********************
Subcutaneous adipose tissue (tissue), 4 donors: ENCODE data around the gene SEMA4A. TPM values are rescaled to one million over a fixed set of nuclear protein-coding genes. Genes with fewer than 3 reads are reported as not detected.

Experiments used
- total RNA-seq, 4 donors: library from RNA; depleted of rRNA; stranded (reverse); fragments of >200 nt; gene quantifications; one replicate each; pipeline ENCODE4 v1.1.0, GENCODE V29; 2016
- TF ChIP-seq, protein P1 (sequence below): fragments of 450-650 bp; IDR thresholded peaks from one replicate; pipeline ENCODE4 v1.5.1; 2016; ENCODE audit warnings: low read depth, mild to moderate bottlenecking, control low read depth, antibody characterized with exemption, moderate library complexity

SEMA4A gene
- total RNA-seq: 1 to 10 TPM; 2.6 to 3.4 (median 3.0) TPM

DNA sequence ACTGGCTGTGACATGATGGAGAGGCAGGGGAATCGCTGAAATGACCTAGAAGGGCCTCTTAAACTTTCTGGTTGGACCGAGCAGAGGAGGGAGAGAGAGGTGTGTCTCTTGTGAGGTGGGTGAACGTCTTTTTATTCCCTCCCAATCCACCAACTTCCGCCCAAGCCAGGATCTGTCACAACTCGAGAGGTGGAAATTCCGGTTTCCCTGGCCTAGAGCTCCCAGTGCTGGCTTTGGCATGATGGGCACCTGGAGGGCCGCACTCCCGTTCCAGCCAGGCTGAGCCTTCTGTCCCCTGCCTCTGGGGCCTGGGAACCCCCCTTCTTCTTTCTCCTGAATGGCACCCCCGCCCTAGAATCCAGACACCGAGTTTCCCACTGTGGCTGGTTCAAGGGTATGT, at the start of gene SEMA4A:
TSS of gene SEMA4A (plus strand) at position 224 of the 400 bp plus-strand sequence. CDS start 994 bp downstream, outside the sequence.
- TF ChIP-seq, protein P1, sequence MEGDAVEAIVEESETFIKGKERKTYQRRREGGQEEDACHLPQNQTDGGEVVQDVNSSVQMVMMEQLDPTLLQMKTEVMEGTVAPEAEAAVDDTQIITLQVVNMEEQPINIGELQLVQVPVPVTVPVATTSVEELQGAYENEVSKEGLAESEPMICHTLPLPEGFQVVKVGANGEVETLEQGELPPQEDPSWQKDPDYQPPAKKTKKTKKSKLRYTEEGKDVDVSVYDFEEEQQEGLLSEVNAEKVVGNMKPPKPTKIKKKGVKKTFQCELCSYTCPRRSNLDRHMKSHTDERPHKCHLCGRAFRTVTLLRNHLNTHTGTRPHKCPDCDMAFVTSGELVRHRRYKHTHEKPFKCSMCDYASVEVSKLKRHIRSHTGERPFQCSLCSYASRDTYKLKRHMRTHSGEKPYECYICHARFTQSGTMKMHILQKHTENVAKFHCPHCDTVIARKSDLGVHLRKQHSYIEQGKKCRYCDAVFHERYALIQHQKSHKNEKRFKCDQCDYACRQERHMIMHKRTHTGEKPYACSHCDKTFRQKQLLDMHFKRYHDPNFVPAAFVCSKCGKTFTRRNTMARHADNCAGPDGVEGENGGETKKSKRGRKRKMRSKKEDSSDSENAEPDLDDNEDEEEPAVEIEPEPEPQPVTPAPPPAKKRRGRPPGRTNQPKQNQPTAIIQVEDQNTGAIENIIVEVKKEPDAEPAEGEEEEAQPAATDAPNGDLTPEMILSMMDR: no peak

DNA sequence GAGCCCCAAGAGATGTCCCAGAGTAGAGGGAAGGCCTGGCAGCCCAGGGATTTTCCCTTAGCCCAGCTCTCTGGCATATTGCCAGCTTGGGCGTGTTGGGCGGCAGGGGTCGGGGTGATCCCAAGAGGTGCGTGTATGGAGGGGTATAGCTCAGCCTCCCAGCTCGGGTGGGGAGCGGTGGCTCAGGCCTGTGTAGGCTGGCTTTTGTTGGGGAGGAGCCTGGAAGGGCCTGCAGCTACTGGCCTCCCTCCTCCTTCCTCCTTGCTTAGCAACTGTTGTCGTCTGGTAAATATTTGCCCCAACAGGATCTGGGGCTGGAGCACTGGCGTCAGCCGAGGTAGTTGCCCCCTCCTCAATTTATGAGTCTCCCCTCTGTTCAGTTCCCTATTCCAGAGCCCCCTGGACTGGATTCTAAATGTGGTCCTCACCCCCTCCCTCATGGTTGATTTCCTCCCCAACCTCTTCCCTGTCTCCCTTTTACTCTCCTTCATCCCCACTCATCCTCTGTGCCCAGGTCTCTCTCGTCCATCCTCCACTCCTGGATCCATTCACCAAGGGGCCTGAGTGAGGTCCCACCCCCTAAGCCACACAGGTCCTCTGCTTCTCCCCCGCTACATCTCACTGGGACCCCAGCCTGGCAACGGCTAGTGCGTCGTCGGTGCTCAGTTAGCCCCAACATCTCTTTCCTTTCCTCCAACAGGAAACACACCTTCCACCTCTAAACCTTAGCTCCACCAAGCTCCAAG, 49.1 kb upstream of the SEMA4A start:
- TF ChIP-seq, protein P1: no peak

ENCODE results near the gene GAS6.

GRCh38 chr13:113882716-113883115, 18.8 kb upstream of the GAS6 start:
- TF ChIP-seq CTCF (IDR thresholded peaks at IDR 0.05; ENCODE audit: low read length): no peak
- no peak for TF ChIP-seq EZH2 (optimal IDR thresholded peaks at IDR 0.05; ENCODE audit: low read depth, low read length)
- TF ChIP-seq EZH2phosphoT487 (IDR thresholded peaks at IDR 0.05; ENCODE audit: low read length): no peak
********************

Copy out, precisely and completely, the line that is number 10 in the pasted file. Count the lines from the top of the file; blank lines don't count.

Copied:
DNA sequence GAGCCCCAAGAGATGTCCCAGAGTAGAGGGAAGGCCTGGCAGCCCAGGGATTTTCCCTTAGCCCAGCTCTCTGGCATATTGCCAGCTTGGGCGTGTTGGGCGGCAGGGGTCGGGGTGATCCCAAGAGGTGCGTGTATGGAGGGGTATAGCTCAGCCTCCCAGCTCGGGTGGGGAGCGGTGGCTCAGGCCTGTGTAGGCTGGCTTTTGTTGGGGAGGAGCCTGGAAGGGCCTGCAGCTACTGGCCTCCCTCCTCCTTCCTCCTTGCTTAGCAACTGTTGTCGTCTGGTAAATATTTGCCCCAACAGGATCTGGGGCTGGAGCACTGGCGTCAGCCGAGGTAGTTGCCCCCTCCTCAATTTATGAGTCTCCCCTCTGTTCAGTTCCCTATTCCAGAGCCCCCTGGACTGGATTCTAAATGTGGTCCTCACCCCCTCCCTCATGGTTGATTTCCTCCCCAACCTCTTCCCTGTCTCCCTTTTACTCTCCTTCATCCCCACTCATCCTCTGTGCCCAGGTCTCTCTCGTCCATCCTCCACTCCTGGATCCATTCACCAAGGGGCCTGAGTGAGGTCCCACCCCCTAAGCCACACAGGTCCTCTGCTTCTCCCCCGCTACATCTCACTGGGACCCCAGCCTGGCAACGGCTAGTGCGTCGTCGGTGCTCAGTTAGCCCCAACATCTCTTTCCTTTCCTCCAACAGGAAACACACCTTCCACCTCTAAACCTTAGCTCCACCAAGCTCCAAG, 49.1 kb upstream of the SEMA4A start: